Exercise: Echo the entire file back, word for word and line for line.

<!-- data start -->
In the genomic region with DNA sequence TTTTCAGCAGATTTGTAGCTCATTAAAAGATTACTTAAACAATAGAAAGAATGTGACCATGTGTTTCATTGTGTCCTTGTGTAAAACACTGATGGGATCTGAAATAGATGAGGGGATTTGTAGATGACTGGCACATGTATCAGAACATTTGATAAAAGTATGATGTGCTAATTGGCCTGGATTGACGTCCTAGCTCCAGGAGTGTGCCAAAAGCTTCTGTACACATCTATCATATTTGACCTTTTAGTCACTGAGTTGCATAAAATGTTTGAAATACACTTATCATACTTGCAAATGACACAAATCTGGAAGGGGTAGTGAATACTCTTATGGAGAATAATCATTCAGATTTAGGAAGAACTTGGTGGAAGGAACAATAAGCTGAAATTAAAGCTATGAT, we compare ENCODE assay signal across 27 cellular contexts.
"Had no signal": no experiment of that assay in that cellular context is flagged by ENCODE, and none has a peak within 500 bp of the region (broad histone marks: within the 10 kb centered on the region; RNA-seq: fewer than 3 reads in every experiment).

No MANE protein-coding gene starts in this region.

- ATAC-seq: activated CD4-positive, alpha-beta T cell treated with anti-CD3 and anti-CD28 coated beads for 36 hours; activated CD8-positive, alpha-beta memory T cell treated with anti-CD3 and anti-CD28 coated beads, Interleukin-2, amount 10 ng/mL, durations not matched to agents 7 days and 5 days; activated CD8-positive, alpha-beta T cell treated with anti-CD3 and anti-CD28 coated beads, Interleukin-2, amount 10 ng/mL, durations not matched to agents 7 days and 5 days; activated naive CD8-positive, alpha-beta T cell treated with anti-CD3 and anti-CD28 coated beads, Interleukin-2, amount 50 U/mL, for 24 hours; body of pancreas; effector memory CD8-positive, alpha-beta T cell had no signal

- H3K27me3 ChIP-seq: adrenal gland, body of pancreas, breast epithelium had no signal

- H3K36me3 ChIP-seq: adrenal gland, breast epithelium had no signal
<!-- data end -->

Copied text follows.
In the genomic region with DNA sequence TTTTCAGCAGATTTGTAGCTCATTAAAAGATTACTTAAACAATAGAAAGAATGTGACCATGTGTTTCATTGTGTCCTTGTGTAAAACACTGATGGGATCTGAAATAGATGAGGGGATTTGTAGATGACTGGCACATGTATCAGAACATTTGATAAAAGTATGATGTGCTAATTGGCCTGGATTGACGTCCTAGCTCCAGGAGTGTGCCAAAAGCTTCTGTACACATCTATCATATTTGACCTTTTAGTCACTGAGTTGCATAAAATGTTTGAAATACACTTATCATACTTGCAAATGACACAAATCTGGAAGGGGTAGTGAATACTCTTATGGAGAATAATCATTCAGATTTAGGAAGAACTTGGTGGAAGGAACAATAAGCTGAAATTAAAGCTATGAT, we compare ENCODE assay signal across 27 cellular contexts.
"Had no signal": no experiment of that assay in that cellular context is flagged by ENCODE, and none has a peak within 500 bp of the region (broad histone marks: within the 10 kb centered on the region; RNA-seq: fewer than 3 reads in every experiment).

No MANE protein-coding gene starts in this region.

- ATAC-seq: activated CD4-positive, alpha-beta T cell treated with anti-CD3 and anti-CD28 coated beads for 36 hours; activated CD8-positive, alpha-beta memory T cell treated with anti-CD3 and anti-CD28 coated beads, Interleukin-2, amount 10 ng/mL, durations not matched to agents 7 days and 5 days; activated CD8-positive, alpha-beta T cell treated with anti-CD3 and anti-CD28 coated beads, Interleukin-2, amount 10 ng/mL, durations not matched to agents 7 days and 5 days; activated naive CD8-positive, alpha-beta T cell treated with anti-CD3 and anti-CD28 coated beads, Interleukin-2, amount 50 U/mL, for 24 hours; body of pancreas; effector memory CD8-positive, alpha-beta T cell had no signal

- H3K27me3 ChIP-seq: adrenal gland, body of pancreas, breast epithelium had no signal

- H3K36me3 ChIP-seq: adrenal gland, breast epithelium had no signal